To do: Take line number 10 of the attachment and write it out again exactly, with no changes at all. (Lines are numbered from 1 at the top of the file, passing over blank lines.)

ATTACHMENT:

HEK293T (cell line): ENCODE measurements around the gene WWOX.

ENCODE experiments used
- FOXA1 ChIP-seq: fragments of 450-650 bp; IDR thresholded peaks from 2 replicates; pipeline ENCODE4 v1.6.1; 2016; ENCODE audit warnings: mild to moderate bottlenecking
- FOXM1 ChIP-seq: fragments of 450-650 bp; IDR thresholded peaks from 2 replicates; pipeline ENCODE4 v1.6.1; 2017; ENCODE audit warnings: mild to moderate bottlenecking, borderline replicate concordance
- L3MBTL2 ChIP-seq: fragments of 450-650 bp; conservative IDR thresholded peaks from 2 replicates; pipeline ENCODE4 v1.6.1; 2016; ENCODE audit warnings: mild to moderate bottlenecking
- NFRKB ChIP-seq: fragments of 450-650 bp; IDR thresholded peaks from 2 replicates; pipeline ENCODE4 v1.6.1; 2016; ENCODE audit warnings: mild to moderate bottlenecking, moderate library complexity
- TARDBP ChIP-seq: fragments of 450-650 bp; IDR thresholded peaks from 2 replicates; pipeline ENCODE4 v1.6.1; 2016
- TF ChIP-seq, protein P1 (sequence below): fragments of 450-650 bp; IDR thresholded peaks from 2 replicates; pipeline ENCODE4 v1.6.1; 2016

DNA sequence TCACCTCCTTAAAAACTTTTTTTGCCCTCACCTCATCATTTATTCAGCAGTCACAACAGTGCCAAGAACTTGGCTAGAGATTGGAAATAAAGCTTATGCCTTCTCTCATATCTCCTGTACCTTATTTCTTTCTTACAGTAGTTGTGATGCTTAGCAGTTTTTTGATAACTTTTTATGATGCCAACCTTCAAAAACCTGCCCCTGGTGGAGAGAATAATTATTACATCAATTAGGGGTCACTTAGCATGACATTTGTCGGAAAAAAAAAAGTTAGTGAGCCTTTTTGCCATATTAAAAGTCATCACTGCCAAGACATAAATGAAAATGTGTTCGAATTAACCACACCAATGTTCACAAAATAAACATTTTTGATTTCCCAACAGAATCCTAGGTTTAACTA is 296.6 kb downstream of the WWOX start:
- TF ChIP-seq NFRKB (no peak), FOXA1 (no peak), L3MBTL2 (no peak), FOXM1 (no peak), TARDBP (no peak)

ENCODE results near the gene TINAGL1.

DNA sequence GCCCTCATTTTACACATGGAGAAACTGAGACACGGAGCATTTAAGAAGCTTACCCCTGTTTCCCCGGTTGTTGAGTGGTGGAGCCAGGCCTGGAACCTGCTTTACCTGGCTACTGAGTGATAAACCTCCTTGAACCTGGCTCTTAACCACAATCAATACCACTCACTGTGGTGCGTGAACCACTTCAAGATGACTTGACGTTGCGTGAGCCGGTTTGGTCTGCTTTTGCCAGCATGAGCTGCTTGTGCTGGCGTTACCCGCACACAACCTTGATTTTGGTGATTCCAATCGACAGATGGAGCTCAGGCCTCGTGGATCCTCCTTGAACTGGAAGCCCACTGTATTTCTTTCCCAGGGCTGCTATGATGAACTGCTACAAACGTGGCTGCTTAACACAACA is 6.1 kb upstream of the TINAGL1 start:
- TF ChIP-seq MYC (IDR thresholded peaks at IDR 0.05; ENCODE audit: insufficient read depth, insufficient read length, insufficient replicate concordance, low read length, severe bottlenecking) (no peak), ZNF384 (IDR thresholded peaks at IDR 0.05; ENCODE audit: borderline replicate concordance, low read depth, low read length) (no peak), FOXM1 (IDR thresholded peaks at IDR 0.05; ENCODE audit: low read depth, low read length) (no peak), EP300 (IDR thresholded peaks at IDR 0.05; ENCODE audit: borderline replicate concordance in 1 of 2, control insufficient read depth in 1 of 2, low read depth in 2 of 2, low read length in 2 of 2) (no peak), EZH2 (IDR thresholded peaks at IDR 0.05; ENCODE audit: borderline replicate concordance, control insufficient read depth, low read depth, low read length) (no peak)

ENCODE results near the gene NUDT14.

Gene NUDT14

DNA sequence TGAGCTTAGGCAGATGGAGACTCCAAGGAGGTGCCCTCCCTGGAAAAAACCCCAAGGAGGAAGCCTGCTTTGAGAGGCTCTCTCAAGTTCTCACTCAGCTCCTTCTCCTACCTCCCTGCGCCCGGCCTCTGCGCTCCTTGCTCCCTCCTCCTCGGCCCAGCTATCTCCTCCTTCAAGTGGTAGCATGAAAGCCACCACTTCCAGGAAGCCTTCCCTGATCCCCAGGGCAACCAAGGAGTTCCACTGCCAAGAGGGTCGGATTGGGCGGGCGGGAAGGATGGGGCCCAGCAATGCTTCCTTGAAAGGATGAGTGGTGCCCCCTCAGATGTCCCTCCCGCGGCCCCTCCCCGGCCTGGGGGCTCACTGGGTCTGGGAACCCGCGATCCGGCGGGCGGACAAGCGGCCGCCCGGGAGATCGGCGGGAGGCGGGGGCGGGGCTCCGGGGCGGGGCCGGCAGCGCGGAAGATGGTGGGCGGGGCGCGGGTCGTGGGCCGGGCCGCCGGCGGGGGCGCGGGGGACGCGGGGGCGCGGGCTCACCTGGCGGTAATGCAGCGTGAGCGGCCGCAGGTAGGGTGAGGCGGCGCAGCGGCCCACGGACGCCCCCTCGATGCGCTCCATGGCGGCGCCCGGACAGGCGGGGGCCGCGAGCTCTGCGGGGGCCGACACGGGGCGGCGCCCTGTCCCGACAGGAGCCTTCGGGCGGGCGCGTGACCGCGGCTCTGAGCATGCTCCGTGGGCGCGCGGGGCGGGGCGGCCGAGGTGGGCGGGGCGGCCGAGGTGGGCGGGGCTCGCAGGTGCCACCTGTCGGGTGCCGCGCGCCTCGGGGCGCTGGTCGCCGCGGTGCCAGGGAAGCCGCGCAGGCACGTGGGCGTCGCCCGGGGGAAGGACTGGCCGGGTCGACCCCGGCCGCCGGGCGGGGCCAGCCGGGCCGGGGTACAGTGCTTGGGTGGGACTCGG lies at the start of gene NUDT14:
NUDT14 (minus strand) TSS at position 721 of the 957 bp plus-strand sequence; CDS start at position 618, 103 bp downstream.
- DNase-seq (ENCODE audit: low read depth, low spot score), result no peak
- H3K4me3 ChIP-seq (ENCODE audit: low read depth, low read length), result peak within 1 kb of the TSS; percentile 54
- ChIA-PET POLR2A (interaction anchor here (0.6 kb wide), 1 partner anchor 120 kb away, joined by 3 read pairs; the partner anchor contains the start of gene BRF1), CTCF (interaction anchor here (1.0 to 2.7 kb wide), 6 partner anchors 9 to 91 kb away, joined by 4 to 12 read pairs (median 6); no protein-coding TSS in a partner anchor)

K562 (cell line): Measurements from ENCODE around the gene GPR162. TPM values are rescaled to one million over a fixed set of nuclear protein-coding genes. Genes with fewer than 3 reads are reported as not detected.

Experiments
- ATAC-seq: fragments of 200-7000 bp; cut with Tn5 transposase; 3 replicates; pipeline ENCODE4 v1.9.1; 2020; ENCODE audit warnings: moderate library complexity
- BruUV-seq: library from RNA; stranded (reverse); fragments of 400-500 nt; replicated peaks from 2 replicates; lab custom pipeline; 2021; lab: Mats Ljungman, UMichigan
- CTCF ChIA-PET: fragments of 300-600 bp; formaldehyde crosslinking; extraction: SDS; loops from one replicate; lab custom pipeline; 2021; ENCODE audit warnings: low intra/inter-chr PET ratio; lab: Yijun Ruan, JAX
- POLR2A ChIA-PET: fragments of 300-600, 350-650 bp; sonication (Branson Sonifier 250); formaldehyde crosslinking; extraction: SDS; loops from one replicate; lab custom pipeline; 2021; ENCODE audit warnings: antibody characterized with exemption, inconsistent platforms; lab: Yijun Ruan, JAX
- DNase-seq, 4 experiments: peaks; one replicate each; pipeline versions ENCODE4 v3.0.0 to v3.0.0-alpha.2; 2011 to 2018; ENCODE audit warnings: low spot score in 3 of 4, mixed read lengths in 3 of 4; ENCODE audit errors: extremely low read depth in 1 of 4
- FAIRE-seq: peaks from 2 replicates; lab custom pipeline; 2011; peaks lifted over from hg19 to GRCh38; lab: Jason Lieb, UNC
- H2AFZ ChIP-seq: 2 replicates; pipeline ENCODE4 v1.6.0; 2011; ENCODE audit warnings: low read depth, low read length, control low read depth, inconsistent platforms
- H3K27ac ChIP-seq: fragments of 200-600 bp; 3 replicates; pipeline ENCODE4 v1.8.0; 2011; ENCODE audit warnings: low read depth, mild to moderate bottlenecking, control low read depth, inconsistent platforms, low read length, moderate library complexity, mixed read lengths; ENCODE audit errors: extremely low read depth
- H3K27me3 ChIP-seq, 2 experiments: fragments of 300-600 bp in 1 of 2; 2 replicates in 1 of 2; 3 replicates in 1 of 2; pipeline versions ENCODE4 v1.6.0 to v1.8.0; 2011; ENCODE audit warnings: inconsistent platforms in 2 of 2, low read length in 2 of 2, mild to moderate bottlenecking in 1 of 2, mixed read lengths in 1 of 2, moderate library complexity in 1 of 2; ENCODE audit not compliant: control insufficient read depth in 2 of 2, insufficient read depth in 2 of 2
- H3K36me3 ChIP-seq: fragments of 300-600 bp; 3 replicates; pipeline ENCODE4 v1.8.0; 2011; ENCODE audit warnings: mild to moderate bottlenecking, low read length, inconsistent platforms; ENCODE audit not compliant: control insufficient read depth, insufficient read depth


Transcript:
- TF ChIP-seq NFRKB (no peak), FOXA1 (no peak), L3MBTL2 (no peak), FOXM1 (no peak), TARDBP (no peak)